Every researcher in the world accepted that genes were strung along chromosomes in fixed positions like pearls on a necklace. Working alone in a small, windswept cornfield at Cold Springs Harbor, Long Island, Barbara McClintock proved every other genetic scientist in the world wrong.
Carefully studying wild corn, Barbara McClintock found that genes not only can jump, but regularly do jump from one position to another on a chromosome. She found that a few controlling genes direct these jumping messenger genes to shift position and turn on, or turn off, the genes next to them in their new location.
Barbara McClintock’s work became the building block for a dozen major medical and disease-fighting breakthroughs. The 1983 Nobel Prize Committee called Barbara McClintock’s pioneering work “one of the two great discoveries of our time in genetics.”
With a Ph.D. in genetics, Barbara McClintock lived in a trim two-room apartment over the bright-green-painted garage of the Carnegie Institute’s Cold Spring Harbor Research Facility.
A small, slight woman, Barbara stood barely five feet tall and weighed less than 90 pounds. Her face and hands were worn and wrinkled from long exposure to wind and sun.
Cold Spring Harbor is an isolated spot on northeastern Long Island characterized by wind, rolling sand dunes, and waving shore grass. Stooping in a small half-acre cornfield tucked between the facility’s cluster of buildings and the choppy waters of the Long Island Sound, Barbara planted corn seeds by hand one-by-one in carefully laid out rows.
The year 1950 was Barbara’s sixth year of planting, growing, and studying the genes of these corn plants as they passed from generation to generation. She often felt more like a farmer than a genetics researcher.
How Barbara spent her days depended on the season. In summer, most of her time was spent in the cornfield, nurturing the plants that would produce her data for the year, weeding, checking for pests and disease that could ruin her experiments. In the fall she harvested each ear by hand, carefully labeled it, and began her lab analysis of each gene’s location and structure on the chromosomes of each ear. Her lab consisted of one powerful microscope, chemical lab trays, and stacks of journals to record her findings. This work consumed the long hours of winter.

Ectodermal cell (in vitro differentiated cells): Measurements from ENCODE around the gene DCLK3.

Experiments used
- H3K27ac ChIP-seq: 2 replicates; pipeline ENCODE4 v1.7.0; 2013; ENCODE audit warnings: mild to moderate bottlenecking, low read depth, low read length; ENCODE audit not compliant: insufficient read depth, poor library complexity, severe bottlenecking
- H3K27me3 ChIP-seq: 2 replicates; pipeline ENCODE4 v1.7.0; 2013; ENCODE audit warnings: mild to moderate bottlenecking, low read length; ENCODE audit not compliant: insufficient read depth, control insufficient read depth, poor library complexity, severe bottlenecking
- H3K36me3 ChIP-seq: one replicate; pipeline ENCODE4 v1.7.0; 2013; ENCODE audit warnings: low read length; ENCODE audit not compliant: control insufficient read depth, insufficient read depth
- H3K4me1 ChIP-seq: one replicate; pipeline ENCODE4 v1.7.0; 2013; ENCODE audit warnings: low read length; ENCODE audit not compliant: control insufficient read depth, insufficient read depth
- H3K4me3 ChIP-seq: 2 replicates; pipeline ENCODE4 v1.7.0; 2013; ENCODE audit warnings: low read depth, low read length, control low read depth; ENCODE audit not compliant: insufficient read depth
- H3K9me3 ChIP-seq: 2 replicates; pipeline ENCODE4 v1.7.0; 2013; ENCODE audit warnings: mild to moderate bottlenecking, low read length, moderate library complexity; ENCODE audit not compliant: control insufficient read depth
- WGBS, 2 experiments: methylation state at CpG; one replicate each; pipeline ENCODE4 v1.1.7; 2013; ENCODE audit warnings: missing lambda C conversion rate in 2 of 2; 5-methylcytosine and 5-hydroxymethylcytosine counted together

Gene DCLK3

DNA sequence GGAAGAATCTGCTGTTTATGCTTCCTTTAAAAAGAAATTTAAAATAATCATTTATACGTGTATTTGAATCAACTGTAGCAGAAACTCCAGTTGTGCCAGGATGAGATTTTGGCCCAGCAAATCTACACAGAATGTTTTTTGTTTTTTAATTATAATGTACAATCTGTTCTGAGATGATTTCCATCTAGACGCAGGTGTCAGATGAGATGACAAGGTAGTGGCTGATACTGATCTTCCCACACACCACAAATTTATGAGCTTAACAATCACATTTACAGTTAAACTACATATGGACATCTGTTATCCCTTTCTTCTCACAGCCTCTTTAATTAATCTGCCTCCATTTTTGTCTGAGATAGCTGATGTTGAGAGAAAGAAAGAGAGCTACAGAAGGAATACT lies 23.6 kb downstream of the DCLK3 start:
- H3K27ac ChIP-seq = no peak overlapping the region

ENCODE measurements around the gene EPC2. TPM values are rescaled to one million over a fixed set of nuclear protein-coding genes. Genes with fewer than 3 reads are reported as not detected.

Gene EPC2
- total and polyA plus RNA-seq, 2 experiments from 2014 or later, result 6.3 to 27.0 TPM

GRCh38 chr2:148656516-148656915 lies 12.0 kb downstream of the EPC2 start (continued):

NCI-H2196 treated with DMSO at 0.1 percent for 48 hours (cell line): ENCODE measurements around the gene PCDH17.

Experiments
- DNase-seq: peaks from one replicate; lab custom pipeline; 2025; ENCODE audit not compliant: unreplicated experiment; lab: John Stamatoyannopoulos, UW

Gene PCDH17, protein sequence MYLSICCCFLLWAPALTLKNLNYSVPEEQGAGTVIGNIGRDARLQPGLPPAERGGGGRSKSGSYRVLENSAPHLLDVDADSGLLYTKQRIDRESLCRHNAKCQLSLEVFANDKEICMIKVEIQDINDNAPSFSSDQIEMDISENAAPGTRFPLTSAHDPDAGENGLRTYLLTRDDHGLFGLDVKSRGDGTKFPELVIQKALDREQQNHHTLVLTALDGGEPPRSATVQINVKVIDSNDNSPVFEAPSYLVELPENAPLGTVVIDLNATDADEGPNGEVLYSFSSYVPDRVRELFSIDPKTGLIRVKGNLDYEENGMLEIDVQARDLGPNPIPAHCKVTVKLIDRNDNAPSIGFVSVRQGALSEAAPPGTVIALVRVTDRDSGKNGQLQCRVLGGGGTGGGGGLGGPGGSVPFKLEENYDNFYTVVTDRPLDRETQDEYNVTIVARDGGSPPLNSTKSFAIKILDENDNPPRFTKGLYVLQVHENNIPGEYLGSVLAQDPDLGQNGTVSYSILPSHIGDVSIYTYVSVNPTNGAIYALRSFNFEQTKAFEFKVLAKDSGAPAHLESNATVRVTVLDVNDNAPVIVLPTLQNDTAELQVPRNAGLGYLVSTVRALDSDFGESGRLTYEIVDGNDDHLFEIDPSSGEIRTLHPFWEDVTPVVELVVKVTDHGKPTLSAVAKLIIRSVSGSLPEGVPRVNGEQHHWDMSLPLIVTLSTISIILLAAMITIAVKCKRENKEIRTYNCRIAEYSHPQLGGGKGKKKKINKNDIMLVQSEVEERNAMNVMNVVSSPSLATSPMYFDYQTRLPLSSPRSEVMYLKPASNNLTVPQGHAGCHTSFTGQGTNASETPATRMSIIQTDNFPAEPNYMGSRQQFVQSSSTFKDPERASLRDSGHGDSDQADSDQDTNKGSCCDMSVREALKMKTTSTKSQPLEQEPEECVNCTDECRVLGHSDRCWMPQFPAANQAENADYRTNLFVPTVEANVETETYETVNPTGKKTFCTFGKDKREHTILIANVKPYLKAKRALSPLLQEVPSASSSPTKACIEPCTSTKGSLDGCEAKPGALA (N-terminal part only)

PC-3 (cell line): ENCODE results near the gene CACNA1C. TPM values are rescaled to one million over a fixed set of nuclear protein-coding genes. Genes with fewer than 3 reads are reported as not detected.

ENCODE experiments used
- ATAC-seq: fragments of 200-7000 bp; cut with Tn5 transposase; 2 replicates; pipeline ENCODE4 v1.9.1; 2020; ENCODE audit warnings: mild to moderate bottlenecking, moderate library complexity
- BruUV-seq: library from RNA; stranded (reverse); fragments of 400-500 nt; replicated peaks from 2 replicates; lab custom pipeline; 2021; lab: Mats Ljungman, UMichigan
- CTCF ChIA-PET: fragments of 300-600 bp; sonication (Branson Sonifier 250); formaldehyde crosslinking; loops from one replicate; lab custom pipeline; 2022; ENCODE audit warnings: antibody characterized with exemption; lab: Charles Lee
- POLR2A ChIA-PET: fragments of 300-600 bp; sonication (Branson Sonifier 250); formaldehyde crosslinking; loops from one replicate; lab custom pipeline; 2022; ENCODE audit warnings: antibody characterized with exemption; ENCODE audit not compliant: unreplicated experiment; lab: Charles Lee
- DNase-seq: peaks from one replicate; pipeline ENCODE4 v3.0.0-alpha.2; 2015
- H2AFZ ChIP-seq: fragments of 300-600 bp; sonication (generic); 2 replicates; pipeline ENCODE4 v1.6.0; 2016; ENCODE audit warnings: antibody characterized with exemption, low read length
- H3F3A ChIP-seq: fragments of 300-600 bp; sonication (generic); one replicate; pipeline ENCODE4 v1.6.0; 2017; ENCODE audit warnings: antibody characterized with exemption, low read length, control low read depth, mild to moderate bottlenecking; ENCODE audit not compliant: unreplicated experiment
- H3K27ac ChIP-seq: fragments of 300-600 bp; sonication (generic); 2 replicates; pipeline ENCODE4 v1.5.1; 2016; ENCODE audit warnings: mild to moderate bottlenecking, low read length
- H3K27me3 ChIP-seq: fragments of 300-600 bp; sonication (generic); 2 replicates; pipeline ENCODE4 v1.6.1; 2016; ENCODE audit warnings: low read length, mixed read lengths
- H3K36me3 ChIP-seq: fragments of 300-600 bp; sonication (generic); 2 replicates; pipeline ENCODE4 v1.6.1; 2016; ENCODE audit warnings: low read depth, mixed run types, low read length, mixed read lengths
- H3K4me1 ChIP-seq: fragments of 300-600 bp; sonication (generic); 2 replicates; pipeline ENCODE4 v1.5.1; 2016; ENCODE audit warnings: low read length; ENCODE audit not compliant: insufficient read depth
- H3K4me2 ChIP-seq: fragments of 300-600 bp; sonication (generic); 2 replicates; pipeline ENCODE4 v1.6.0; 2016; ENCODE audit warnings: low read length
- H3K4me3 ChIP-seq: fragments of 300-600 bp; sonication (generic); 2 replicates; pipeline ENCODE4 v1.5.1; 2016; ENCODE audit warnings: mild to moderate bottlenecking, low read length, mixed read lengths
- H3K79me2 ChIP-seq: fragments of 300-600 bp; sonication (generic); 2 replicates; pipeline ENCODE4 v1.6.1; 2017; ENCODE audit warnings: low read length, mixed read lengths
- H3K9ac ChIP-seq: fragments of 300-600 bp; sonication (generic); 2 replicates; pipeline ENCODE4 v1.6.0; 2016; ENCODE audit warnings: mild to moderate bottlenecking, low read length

In the spring she split her time between numerical analysis of the previous year’s data and field planning and preparation for the next generation of corn plants.
She carefully tracked color mutations, patterns, and changes year after year and discovered that genes are not fixed along chromosomes as everyone thought. Genes could move. They did move. Some genes seemed able to direct other genes, telling them where to go and when to act. These genetic directors controlled the movement and action of other genes that jumped positions on command and then turned on, or turned off, the genes next to them in their new location.
It sounded like scientific heresy. It contradicted every genetics textbook, every genetics research paper, and the best minds and most advanced research equipment on Earth. At the end of the 1950 harvest season Barbara debated about releasing her results and finally decided to wait for one more year’s data.
McClintock presented her research at the 1951 national symposium on genetic research. Her room had seats for 200. Thirty attended. A few more straggled in during her talk.
She was not asked a single question. Those few left in the room when she finished simply stood up and left.
As so often happens with radically new ideas, Barbara McClintock was simply dismissed by the audience with a bored and indifferent shrug. She was ignored. They couldn’t understand the implications of what she said.
Feeling both helpless and frustrated, Barbara returned to harvest her cornfield and start her analysis of the seventh year’s crop.
It took another 25 years for the scientific community to understand the importance of her discovery.
Barbara McClintock became the first woman to receive an unshared Nobel Prize in Physiology or Medicine. When she died in 1992, one of her obituaries suggested that she might well be ranked as the greatest figure in biology in the twentieth century.